The Effects of Information Asymmetry and Government Size on Happiness: A Case Study from Japan

The IUP Journal of Governance and Public Policy, Vol. 7, No. 1, pp. 7-20, March 2012

Posted: 1 Oct 2012

Date Written: October 1, 2012

Abstract

This paper uses individual-level data from Japan (2003) to examine the effects of government size and the disclosure of official government information on happiness. The major findings are as follows: Disclosure of official information is positively associated with the happiness of workers, but not with that of non-workers; and Government size has a positive effect on the happiness of non-workers, but not with that of workers. It is, therefore, found that information asymmetry between government and citizens reduces the happiness of those who bear the cost of public service but does not affect the happiness of public service beneficiaries.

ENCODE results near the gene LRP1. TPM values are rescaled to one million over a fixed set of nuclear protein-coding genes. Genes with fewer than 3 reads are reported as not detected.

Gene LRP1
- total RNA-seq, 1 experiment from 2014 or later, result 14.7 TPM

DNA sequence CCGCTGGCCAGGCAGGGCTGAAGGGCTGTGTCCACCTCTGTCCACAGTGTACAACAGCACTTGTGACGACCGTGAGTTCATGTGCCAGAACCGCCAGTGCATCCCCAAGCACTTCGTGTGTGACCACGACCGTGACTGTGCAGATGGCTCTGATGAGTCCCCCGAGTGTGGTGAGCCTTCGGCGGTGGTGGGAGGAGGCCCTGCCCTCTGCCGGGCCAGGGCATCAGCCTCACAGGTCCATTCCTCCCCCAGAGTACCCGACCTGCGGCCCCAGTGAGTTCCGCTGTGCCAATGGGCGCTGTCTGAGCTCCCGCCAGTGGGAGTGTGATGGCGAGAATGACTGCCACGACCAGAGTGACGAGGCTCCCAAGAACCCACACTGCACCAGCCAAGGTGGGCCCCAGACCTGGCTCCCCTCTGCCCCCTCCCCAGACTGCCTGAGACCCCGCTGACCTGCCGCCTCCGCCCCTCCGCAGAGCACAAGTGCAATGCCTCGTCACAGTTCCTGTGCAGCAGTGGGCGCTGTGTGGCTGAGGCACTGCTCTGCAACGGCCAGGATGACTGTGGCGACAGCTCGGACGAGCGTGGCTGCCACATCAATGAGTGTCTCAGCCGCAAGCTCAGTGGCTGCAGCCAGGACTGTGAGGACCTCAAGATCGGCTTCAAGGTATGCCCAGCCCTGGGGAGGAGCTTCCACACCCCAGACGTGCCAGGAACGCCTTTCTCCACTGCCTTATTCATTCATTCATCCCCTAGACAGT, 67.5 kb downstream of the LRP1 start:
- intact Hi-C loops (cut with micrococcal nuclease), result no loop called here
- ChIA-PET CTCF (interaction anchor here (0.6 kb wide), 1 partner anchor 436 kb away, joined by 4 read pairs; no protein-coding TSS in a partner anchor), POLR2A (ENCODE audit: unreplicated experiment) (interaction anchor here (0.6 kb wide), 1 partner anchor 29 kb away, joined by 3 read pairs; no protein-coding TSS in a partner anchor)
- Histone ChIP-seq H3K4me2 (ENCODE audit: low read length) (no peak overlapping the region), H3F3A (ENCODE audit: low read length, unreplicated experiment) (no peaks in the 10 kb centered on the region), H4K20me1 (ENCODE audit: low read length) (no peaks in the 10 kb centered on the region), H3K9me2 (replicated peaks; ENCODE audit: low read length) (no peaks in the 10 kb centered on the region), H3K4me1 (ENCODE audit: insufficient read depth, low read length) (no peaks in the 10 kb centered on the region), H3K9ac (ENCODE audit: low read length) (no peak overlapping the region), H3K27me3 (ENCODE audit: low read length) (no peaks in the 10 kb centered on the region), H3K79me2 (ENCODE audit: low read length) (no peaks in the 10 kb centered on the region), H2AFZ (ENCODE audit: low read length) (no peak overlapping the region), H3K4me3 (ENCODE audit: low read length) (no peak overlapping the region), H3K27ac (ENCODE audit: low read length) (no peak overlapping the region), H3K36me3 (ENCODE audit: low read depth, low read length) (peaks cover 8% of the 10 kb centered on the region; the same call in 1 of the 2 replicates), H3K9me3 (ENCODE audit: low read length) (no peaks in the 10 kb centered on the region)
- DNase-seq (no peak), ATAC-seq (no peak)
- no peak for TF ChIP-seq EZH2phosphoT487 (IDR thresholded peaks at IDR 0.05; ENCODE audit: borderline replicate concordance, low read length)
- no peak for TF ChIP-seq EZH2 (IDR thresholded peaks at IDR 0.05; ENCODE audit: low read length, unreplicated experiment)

Keywords: happiness, government size, information asymmetry

Suggested Citation

Yamamura, Eiji, The Effects of Information Asymmetry and Government Size on Happiness: A Case Study from Japan (October 1, 2012). The IUP Journal of Governance and Public Policy, Vol. 7, No. 1, pp. 7-20, March 2012. Available at SSRN: https://ssrn.com/abstract=2154765

Eiji Yamamura (Contact Author)

Seinan Gakuin University ( email )

6-2-92 Nishijin
Sawara-ku
Fukuoka 814-8511
Japan

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